Monday, July 20, 2009

Riza Abbasi: Biography

Agha Reza Reza-e Abbasi (also Riza Abbasi) (1565 - 1635) was the most renowned Persian miniaturist, painter and calligrapher of the Isfahan School, which flourished during the Safavid period under the patronage of Shah Abbas I.
He is considered to be one of the foremost Persian artists of all time. He received his training in the atelier of his father, Ali Asghar, and was received into the workshop of Shah Abbas I at a young age.

At the age of about 38 he received the honorific title of Abbasi from his patron, but soon left the Shah's employ, apparently seeking greater freedom to associate with simple people. In 1610 he returned to the court and continued in the employ of the Shah until his death.
His specialty was the Persian miniature, with a preference for naturalistic subjects often portrayed in an effeminate and impressionistic manner,[1] a style which came to be popular during the late Safavid court.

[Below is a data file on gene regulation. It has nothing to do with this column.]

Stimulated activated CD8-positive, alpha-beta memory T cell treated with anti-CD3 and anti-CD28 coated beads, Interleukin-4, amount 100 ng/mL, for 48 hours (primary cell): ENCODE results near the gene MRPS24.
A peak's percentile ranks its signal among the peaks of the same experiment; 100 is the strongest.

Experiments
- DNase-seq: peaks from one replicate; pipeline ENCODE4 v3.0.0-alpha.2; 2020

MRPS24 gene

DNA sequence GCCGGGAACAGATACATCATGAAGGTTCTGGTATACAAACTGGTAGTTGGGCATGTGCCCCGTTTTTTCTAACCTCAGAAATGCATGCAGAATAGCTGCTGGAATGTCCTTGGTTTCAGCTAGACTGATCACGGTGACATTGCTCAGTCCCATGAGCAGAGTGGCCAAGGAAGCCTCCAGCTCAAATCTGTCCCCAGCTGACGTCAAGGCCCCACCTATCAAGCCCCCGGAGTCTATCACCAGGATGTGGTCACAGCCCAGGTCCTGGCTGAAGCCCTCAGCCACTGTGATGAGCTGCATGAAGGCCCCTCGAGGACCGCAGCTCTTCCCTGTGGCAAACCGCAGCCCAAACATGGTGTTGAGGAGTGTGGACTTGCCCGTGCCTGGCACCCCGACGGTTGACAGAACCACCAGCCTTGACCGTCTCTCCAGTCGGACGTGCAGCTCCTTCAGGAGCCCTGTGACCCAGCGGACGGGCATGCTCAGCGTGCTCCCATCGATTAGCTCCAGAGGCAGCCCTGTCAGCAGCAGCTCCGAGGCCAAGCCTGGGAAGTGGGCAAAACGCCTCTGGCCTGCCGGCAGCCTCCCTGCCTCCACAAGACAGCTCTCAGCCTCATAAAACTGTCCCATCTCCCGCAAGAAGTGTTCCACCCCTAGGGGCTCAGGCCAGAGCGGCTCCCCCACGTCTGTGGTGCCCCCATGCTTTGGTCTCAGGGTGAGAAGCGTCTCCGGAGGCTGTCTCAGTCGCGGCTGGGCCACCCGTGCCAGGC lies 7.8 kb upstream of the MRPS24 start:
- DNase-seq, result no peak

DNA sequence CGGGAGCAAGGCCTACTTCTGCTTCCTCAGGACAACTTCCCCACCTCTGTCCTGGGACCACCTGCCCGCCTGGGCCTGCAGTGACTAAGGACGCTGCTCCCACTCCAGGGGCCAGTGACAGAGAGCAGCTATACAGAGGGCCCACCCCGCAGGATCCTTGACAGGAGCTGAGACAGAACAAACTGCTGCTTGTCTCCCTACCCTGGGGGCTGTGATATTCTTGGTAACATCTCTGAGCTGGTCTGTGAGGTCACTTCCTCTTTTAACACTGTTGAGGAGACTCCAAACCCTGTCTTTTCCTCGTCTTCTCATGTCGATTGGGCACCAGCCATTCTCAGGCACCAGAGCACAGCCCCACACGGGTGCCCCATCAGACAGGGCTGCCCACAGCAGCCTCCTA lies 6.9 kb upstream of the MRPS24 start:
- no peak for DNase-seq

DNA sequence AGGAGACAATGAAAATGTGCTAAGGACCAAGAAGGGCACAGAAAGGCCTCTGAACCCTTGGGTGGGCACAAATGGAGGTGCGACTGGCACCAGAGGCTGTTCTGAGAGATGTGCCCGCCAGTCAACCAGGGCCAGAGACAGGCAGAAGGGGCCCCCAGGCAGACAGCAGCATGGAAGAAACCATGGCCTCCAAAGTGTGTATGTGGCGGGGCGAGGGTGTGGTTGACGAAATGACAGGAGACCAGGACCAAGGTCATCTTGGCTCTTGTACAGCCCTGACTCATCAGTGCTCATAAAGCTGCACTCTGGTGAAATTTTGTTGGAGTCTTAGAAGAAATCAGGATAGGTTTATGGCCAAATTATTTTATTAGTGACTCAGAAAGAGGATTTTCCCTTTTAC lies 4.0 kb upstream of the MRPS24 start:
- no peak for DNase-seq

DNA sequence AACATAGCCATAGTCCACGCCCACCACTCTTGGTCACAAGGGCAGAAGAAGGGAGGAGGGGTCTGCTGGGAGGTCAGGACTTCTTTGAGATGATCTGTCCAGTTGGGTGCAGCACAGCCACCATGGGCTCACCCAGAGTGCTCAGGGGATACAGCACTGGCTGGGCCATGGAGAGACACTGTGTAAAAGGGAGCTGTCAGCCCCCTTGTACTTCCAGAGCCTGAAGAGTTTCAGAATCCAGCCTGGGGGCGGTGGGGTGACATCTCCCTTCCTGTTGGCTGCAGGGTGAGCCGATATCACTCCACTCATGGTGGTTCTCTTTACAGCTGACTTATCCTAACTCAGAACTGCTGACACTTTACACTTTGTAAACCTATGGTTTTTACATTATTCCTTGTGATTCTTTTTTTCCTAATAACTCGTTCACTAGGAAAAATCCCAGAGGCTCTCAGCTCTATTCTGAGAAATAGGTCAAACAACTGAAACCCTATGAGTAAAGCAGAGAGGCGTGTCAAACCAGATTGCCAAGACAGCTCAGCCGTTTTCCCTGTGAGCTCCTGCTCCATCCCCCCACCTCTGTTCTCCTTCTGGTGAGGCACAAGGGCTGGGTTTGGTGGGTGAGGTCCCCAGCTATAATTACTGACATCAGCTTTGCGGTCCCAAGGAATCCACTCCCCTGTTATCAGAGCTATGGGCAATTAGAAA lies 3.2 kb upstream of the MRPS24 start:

Many of his works depict handsome youths, often in the role of saqi, or "wine pourer," who at times are the focus of the admiring gaze of an older man and according to Louis Crompton, a manifestation of the Persian tradition of "appreciating youthful male beauty" (2003, p.171).

Today his works can be found in the museum that bears his name in Tehran, as well as in many of the major museums of the West, such as the Smithsonian, the Louvre and the Metropolitan Museum of Art.



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